• 13. The MSP of rabi crops like wheat registered 10.7% CAGR between FY06 and FY12, 11.2% CAGR for rice and ~15% for pulses. Higher MSPs lead to higher disposable income at the farmers’ end. Higher income levels coupled with appreciating land value has enabled a larger farm audience to adopt tilling and planting machinery. Credit flow to agriculture fuels industry volumes – There exists a strong correlation between farm mechanization and availability of agri-credit. While scheduled commercial banks are mandated by the Reserve Bank of India (RBI) to meet a target of 18% of their net banking credit for the agricultural sector, growth is driven by increased lending by nonbanking finance companies, especially in the southern states. www.katalystwealth.com
  • 14. Institutional credit to the farm sector increased at a CAGR of 19.9% from FY06 to Rs. 446,779 crore in FY11. Apart from increase in the magnitude of credit availability, the sector has also benefited from introduction of innovative credit delivery schemes such as the Kisan Credit Cards (KCC) However, despite government’s push for credit coverage for the entire farming community, only 50% of total farmer households in India are under agricultural credit net which includes both formal and informal sources of credit. According to a National Sample Survey Organization report on indebtedness of farmer households, of the 89.35 million farmer households, 43.42 million households are under debt. The report says that the most important source of loan in terms of percentage of outstanding loan amount is banks (36%) followed by moneylenders (26%) and cooperative societies (20%) Thus, there’s still immense potential for expansion of agri-credit to farmer households which will drive the sales of tractors and other farm machinery. ---------------Left intentionally blank--------------- www.katalystwealth.com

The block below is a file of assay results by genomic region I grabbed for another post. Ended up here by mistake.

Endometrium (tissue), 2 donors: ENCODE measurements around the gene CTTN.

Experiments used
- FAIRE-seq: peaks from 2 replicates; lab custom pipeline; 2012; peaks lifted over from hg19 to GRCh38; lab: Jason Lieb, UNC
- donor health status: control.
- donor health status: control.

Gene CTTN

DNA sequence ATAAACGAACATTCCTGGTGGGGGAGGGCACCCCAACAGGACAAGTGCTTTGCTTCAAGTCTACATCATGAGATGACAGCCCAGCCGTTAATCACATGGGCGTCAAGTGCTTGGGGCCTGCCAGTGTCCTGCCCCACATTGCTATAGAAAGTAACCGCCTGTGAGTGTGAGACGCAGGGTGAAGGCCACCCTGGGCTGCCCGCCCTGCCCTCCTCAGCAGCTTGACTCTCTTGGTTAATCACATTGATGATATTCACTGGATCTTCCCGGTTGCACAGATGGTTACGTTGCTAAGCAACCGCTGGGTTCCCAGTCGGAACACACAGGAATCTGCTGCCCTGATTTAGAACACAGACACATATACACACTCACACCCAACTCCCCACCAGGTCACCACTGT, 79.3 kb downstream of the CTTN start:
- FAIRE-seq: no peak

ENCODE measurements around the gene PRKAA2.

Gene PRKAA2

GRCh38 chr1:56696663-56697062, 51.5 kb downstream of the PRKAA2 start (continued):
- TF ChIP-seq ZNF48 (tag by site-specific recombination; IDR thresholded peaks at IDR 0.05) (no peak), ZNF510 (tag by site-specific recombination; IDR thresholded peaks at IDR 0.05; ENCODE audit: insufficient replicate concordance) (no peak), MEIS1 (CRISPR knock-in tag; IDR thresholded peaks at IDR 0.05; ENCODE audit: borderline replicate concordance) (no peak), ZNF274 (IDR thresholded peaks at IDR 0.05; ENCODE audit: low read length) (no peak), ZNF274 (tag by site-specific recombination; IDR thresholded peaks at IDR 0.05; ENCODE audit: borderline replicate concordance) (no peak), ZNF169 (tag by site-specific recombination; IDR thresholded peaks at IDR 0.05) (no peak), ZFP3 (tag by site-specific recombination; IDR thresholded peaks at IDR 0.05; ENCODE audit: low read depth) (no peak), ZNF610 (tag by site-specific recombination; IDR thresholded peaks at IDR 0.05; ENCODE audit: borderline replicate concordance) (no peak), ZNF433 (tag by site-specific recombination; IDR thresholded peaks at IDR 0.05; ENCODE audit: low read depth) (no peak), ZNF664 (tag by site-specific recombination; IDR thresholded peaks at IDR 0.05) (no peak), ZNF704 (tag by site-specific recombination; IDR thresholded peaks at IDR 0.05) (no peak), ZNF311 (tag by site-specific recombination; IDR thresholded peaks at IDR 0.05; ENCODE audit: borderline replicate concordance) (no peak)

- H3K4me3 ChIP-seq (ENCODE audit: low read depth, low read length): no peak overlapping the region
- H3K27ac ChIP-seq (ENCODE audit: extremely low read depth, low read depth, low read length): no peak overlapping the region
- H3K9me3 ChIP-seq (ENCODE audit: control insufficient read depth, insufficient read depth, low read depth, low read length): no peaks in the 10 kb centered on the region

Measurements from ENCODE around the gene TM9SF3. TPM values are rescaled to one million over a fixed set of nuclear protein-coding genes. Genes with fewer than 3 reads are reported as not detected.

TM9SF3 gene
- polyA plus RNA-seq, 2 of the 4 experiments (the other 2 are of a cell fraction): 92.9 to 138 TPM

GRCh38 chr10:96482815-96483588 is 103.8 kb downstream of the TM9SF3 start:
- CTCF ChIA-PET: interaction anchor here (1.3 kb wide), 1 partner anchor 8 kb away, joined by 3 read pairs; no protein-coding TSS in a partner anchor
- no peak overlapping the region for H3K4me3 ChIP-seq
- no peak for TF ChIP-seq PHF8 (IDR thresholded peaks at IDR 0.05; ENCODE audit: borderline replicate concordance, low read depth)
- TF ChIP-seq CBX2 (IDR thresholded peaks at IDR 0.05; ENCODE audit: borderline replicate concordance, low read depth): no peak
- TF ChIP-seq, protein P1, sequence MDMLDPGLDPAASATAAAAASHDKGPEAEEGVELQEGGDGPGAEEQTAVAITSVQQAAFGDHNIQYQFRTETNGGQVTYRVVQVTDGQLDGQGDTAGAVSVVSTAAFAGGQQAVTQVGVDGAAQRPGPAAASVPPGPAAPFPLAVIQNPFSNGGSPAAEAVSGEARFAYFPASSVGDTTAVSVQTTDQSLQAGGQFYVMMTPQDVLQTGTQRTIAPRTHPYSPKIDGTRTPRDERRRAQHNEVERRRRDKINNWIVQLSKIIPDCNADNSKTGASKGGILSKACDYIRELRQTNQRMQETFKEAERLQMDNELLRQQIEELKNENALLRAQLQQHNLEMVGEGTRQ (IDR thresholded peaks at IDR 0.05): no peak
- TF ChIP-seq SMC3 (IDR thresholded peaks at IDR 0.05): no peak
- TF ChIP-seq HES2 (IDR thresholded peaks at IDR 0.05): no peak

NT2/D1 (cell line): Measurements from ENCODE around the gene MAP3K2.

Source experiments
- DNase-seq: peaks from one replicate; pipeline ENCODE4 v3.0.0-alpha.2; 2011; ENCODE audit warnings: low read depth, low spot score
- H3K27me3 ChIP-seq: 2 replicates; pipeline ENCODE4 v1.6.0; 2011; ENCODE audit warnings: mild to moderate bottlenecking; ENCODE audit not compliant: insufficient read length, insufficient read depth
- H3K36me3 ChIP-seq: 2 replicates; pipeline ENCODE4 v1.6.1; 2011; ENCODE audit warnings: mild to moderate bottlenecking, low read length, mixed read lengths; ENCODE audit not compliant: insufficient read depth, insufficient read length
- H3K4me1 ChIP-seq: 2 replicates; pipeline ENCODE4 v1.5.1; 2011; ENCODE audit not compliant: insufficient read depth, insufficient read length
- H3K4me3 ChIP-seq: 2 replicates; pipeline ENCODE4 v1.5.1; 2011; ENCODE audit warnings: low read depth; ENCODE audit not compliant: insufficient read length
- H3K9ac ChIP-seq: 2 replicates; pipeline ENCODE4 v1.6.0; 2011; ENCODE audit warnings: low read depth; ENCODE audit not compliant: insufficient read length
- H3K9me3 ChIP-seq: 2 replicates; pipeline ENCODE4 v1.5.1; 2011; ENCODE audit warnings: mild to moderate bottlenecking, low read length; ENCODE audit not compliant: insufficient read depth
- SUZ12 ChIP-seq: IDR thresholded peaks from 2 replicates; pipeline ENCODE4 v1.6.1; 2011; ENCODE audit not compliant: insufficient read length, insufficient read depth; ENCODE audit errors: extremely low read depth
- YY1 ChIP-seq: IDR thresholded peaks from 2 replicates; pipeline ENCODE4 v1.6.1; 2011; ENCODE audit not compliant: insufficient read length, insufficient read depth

• 15. Swaraj Engines – Performance Snapshot As discussed above, since the takeover of PTL by M&M, the “Swaraj” brand of tractors have reported strong growth and so has Swaraj Engines as it manufactures engines for ~80% of the “Swaraj” tractors manufactured in a year. Particulars (in cr.) FY 08 FY 09 FY 10 FY 11 FY 12 FY 13 TTM Engines Sold (in No.) 16408 28539 39143 47413 55239 57377 61146 Income from Operations 125.54 208.17 282.44 360.63 448.58 470.03 499.03 23.9 31.87 49.57 60.71 69.37 71.49 75.57 19.04% 15.31% 17.55% 16.83% 15.46% 15.21% 15.14% Other Income 2.75 5.04 9.98 8.1 12.24 15.32 16.94 Interest Cost 0.02 0.05 0.03 0.04 0.08 0.15 0.16 Depreciation 4.59 4.69 4.84 4.46 4.26 7.16 7.88 22.04 32.22 54.71 64.35 77.27 79.5 84.47 7.68 10.95 17.36 20.44 24.45 24.1 25.95 Profit After Tax 14.36 21.27 37.35 43.91 52.82 55.4 58.52 Cash flows from Operations 39.85 31.53 37.1 30.56 49.87 47.46 18.08% 23.64% 34.00% 31.94% 31.21% 29.16% Operating Profit Operating Profit Margin (%) Profit Before Tax Tax expense ROAE (return on avg. equity) Besides good growth, what is noteworthy is the quality of growth; the company has done well on all the metrics such as cash flow generation, return on equity, margins etc. Excluding the impact of other income, the cash flows from operations have been higher than the reported profits as there’s virtually immediate payment terms with M&M. The company recently enhanced its capacity of engines in two phases from 42,000 per annum at the end of Mar’11 to 75,000 engines per annum at the end of Mar’13. It incurred a sum of 95 crores on the above expansion and funded it entirely through internal accruals. Despite the above expansion, Swaraj Engines still had ~110 crores surplus cash with it (after accounting for total dividend of Rs 33/- per share for FY 13 and other provisions) at the end of Mar’13 which is 19% of its current market cap of 580 crores. www.katalystwealth.com
  • 16. Cash and Cash equivalents (investments in various mutual fund schemes) and zero debt We believe, in order for shareholders to realize gains from their investments, it is important for the company to grow, however what is even more important is the quality of growth. It’s been observed in a lot many cases that the managements are hell bent upon conjuring higher sales and profitability at the cost of sacrificing the quality of their balance sheet and cash flows. Over a period of time, such companies end up in debt traps with abysmal returns for the shareholders. www.katalystwealth.com